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Oral submucous fibrosis (OSF) is a medical condition that affects the mouth by causing inflammation of the mucous tissues and the formation of fibrous growths on the walls of the mouth. It causes progressive immobilization of the jaw as the disease proceeds, resulting in total jaw paralysis over time. Described in 1952 by J. Schwartz who studied a group of Asian-Indian women living in Kenya, the condition is linked with oral cancers and the practice of chewing betel (areca nut) quids. The disease is also associated with consuming spicy foods such as red chiles, dietary deficiencies, extreme climates, and immunological conditions.
When oral submucous fibrosis is detected in its early stages, ceasing to consume the irritating agent, such as the areca nut used in betel quids or chewing tobacco, will often resolve the problem. Most patients, however, seek medical attention when the disease has become moderate to severe. At this stage, oral submucous fibrosis symptoms are not reversible and treatment is symptomatic, focusing on restoring some degree of mouth movement in response to the paralysis of the jaw. Treatments using injections of bone marrow stem cells have been effective in improving the mouth's range of motion.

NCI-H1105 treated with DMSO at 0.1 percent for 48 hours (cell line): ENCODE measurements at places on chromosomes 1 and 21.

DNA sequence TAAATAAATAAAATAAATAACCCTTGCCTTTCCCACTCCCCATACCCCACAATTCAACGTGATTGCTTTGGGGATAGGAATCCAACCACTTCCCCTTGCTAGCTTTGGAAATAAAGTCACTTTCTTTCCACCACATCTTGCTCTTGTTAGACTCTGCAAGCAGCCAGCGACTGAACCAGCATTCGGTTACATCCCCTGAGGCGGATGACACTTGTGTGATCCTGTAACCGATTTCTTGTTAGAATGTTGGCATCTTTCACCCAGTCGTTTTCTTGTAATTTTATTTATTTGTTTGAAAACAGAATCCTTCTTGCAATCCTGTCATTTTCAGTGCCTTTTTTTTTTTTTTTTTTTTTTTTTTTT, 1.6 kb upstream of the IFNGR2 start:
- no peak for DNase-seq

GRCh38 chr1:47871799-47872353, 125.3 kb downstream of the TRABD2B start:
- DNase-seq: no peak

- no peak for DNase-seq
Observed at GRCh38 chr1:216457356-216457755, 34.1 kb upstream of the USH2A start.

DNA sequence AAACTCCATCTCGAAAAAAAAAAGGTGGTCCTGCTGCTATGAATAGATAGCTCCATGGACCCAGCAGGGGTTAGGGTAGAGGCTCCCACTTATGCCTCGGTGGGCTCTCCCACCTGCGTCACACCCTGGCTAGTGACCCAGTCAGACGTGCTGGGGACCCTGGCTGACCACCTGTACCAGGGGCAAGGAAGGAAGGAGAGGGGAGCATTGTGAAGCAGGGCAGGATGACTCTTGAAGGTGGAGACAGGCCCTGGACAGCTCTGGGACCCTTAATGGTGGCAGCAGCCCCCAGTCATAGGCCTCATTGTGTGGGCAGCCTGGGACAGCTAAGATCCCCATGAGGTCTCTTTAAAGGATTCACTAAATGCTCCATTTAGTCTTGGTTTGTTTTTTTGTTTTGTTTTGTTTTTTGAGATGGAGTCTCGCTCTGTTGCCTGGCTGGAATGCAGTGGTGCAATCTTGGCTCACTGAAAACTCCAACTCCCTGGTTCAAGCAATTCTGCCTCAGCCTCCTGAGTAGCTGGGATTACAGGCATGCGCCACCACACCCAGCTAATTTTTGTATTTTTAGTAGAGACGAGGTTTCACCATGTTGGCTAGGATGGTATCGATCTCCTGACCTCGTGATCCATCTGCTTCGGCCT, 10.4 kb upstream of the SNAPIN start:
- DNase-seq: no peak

Other treatments for oral submucous fibrosis include a course of hydrocortisone injected into the mucous tissue on a daily basis for two to three weeks, depending on the severity of the disease. Chewable hydrocortisone pellets are also sometimes prescribed and chewed every three to four hours for three to four weeks. Human chorionic gonadtrophine (HCG) injections in two to three doses per week over three to four weeks have also been effective in treating oral submucous fibrosis. Surgery is indicated in cases where the space between the patient's teeth has been reduced to 2 cm or less.
In conjunction with the treatments mentioned above, there are several other considerations that can be taken by the patient to potentially improve or delay the symptoms of oral submucous fibrosis. Pentoxifylline, a drug that works to decrease the viscosity of the body's blood, is sometimes prescribed to improve blood supply to the affected tissues. Patients are also usually counseled to avoid hot drinks such as coffee and tea, as well as potentially irritating fluids, such as alcoholic beverages. The physician will also usually recommend the patient avoid consumption of spicy foods and other substances that tend to irritate the mouth's mucous membranes.
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